Let me take this opportunity to acknowledge the enormous achievement of the very small GDE team, led by Barry Barish. They have produced the Technical Design Report, which has been favourably reviewed by an independent expert committee. The TDR also contains a detailed cost estimate which has also been independently reviewed and has proved to be robust – see Barry’s Corner for more detail on the cost review. I would also like to acknowledge the work of the physics and detector community, led by Sakue Yamada. They are in the process of finalising the Detailed Baseline Design (DBD) report.
The mandate of the LCC is strongly supported by the recent update of the proposed European Strategy for Particle Physics (still to be endorsed by the CERN Council). For CLIC, “CERN should undertake design studies for accelerator projects in a global context, with emphasis on proton-proton and electron-positron high-energy frontier machines. These design studies should be coupled to a vigorous accelerator R&D programme, including high-field magnets and high-gradient accelerating structures, in collaboration with national institutes, laboratories and universities worldwide.”
For ILC, “There is a strong scientific case for an electron-positron collider, complementary to the LHC, that can study the properties of the Higgs boson and other particles with unprecedented precision and whose energy can be upgraded. The Technical Design Report of the International Linear Collider (ILC) has been completed with large European participation. The initiative of the Japanese particle physics community to host the ILC in Japan is most welcome, and European groups are eager to participate. Europe looks forward to a proposal from Japan to discuss a possible participation”. The next step in developing a world consensus is the “Snowmass” process which is now underway. Hopefully the result of these discussions will lend as strong support to the ILC from the US HEP community as has been shown by the European Strategy Group.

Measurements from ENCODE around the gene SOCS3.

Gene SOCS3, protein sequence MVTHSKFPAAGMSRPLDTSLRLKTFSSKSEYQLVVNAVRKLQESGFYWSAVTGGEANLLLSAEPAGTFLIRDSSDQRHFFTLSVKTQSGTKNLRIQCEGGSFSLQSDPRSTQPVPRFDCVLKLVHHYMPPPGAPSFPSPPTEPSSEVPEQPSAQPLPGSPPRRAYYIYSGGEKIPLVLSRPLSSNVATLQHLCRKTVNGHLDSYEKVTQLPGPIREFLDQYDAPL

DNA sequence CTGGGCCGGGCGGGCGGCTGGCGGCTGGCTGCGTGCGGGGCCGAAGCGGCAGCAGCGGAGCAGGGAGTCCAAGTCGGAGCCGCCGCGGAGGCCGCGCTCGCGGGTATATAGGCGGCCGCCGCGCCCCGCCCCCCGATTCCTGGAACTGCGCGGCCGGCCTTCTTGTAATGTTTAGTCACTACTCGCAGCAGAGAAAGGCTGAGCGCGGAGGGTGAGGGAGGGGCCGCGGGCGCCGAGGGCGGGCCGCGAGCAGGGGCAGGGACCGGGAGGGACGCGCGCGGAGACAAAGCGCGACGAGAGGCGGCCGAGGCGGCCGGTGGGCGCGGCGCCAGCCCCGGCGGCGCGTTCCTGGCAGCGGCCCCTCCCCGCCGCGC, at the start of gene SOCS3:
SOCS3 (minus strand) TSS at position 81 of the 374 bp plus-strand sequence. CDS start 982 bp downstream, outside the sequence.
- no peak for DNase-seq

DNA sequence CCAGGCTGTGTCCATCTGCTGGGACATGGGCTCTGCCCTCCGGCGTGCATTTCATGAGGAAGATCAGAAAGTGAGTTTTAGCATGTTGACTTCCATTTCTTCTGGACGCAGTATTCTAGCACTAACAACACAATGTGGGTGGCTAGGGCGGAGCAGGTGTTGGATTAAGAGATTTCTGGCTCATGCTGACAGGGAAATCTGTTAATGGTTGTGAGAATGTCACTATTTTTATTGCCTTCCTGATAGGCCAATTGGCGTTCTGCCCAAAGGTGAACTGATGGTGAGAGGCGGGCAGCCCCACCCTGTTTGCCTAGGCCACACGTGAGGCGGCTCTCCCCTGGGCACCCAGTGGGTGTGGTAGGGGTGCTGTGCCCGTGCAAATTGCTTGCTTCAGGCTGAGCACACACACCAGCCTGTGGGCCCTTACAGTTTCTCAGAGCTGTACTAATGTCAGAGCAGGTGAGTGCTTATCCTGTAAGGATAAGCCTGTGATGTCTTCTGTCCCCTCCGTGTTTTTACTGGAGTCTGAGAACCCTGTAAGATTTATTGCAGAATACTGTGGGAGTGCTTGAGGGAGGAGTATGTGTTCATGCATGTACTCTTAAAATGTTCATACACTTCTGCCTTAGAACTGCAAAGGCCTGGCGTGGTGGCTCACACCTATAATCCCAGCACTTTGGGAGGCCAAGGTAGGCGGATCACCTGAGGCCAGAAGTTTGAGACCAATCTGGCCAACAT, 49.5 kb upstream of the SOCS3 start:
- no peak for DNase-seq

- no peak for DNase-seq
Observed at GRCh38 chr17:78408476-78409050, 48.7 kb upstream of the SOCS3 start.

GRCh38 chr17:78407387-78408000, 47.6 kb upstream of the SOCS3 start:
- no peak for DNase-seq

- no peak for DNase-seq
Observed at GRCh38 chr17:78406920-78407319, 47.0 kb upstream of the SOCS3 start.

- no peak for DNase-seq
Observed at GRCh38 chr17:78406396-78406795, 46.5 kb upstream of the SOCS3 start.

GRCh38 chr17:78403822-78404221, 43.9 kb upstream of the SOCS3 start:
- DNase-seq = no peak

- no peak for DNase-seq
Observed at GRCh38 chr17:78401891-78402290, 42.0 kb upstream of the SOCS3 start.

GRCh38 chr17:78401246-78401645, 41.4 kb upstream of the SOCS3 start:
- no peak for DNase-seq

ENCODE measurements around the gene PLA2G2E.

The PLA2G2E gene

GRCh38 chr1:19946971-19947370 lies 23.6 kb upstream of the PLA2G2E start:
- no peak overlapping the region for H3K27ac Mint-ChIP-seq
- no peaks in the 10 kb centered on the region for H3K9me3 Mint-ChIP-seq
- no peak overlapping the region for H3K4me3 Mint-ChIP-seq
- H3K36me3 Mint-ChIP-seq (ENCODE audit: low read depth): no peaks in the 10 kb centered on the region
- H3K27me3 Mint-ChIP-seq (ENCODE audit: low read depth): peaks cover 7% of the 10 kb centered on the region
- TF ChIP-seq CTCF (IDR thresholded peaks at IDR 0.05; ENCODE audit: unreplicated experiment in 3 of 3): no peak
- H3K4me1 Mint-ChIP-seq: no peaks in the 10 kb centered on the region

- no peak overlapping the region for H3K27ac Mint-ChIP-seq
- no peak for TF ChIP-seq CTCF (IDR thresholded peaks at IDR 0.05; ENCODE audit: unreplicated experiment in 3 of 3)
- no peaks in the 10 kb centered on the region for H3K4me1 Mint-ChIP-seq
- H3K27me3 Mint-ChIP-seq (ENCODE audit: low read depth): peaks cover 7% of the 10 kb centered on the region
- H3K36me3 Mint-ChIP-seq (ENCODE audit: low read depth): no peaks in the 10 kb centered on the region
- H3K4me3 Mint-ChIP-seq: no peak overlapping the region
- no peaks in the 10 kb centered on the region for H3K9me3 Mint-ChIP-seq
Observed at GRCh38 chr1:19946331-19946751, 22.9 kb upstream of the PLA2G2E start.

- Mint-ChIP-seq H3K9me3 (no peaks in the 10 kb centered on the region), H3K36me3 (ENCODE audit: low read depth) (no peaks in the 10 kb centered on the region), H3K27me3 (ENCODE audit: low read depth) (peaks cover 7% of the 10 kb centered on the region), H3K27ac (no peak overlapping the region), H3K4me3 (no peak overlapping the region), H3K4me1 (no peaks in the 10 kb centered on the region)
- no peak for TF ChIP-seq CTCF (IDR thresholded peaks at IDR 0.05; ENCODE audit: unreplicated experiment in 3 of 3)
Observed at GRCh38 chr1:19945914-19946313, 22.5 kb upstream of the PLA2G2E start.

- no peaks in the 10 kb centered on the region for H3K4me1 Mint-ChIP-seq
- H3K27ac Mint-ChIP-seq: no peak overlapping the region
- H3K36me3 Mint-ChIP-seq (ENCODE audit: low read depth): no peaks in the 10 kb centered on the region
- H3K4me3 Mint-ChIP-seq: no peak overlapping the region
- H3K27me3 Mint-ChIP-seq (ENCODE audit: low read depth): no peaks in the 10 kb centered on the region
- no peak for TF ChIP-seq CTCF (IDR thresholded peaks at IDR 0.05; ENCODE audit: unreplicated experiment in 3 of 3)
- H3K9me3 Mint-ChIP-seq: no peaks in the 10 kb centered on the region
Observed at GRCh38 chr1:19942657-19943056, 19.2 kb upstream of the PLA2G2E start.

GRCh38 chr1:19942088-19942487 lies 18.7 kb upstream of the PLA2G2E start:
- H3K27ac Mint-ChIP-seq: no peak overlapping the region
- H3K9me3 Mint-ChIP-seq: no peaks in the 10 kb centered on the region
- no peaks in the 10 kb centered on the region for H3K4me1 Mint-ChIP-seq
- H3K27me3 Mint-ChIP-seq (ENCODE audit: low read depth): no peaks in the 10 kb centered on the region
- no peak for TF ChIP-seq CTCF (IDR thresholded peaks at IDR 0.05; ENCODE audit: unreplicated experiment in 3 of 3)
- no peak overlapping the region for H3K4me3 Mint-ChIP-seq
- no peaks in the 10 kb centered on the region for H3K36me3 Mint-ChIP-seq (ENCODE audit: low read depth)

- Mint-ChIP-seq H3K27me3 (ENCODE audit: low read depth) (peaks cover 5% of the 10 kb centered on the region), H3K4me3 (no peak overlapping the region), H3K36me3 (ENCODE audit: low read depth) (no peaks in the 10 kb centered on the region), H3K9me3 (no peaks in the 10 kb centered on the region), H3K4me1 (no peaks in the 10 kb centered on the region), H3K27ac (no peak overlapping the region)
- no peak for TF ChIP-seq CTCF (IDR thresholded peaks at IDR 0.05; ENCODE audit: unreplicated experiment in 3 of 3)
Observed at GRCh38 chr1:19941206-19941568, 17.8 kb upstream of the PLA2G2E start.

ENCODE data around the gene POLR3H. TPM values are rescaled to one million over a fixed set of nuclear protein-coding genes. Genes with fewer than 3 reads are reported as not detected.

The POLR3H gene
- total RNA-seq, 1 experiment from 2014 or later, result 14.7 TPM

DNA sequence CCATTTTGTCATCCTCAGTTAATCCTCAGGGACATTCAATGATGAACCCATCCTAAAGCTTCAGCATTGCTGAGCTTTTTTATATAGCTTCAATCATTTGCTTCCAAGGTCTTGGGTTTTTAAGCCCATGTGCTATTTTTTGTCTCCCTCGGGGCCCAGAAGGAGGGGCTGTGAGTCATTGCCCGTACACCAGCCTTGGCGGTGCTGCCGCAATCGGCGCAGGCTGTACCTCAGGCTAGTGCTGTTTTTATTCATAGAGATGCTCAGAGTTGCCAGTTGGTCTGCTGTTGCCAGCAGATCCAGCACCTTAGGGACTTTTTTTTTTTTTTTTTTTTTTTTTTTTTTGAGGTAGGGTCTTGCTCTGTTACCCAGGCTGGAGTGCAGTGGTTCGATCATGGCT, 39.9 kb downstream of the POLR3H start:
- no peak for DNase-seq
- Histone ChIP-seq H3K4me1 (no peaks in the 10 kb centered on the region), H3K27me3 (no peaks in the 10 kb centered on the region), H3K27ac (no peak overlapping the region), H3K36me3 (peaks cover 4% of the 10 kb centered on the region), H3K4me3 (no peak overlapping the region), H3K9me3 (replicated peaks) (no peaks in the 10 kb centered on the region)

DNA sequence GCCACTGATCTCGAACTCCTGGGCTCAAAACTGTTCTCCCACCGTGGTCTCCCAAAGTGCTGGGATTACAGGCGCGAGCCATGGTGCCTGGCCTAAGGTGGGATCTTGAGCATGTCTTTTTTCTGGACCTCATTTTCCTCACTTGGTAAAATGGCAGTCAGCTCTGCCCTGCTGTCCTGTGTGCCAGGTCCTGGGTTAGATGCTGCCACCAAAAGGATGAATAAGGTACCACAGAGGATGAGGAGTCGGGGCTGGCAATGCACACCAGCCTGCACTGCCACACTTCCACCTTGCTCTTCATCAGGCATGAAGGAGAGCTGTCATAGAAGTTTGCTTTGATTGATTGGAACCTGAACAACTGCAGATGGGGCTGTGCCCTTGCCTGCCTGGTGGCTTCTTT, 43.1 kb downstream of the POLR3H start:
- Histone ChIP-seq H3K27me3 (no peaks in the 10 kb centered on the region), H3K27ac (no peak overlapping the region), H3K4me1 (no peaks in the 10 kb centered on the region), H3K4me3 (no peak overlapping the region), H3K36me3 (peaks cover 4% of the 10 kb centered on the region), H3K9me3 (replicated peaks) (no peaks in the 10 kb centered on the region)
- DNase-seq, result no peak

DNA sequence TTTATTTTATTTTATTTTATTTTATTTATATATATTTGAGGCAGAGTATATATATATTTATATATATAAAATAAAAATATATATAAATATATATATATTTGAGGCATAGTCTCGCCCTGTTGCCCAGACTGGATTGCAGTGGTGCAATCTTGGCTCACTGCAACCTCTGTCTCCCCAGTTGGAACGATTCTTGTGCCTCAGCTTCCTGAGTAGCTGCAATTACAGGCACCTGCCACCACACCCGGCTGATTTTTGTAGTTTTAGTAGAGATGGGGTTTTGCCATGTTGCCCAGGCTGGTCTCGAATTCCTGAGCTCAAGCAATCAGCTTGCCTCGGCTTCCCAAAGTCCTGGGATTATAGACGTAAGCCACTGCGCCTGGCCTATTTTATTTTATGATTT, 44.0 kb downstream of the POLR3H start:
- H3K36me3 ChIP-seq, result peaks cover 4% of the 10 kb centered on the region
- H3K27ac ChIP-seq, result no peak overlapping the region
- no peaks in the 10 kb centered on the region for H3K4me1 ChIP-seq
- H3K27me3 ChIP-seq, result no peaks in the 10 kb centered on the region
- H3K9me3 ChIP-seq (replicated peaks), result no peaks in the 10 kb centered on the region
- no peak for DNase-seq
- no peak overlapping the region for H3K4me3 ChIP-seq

The new structure of the LCC Directorate is very light. Hitoshi Murayama will be my deputy, who will mainly be responsible for explaining the scientific case for the ILC to governments and the public. Steinar Stapnes will continue in his role as Director of the CLIC effort and Mike Harrison will take over the ILC. Hitoshi Yamamoto, as Detector Director, will take on the difficult task of bringing the experimental community together so that they are capable of building two state-of-the-art detectors. Regional representation and coordination will be strengthened by appointing regional members (of the directorate?) for Europe and the Americas. For the moment it is considered that the representation from Japan is adequate and regional advice will be sought case by case as the ILC project develops.
The GDE has left the ILC in very good shape. Although continuing R&D is still needed to try to further reduce the cost and to and prepare for a possible construction project, the main thrust of the effort must now move to a diplomatic campaign to convince governments to participate in the construction of a first-rate laboratory that will further the world’s efforts in understanding the fundamental nature of matter.